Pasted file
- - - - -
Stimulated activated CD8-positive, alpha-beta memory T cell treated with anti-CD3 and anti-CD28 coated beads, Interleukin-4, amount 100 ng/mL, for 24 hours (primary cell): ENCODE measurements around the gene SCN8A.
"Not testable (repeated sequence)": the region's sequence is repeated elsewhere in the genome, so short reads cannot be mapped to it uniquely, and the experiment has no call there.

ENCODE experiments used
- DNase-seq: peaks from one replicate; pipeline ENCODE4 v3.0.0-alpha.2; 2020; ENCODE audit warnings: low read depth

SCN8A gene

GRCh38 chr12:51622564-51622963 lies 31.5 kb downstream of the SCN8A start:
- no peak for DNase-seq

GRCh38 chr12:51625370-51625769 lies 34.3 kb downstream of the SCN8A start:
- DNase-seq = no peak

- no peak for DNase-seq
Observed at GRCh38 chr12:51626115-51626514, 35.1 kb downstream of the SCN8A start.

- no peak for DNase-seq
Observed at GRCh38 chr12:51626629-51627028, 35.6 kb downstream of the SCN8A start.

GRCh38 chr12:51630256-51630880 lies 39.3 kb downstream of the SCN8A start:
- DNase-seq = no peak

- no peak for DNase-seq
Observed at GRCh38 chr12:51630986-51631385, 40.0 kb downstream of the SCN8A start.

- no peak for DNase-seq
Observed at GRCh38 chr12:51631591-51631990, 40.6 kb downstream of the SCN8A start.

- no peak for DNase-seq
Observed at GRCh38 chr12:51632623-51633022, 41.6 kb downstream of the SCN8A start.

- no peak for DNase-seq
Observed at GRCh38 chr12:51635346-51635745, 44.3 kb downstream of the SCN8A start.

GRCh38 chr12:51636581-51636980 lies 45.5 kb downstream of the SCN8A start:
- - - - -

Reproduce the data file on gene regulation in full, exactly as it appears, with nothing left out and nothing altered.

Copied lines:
Stimulated activated CD8-positive, alpha-beta memory T cell treated with anti-CD3 and anti-CD28 coated beads, Interleukin-4, amount 100 ng/mL, for 24 hours (primary cell): ENCODE measurements around the gene SCN8A.
"Not testable (repeated sequence)": the region's sequence is repeated elsewhere in the genome, so short reads cannot be mapped to it uniquely, and the experiment has no call there.

ENCODE experiments used
- DNase-seq: peaks from one replicate; pipeline ENCODE4 v3.0.0-alpha.2; 2020; ENCODE audit warnings: low read depth

SCN8A gene

GRCh38 chr12:51622564-51622963 lies 31.5 kb downstream of the SCN8A start:
- no peak for DNase-seq

GRCh38 chr12:51625370-51625769 lies 34.3 kb downstream of the SCN8A start:
- DNase-seq = no peak

- no peak for DNase-seq
Observed at GRCh38 chr12:51626115-51626514, 35.1 kb downstream of the SCN8A start.

- no peak for DNase-seq
Observed at GRCh38 chr12:51626629-51627028, 35.6 kb downstream of the SCN8A start.

GRCh38 chr12:51630256-51630880 lies 39.3 kb downstream of the SCN8A start:
- DNase-seq = no peak

- no peak for DNase-seq
Observed at GRCh38 chr12:51630986-51631385, 40.0 kb downstream of the SCN8A start.

- no peak for DNase-seq
Observed at GRCh38 chr12:51631591-51631990, 40.6 kb downstream of the SCN8A start.

- no peak for DNase-seq
Observed at GRCh38 chr12:51632623-51633022, 41.6 kb downstream of the SCN8A start.

- no peak for DNase-seq
Observed at GRCh38 chr12:51635346-51635745, 44.3 kb downstream of the SCN8A start.

GRCh38 chr12:51636581-51636980 lies 45.5 kb downstream of the SCN8A start: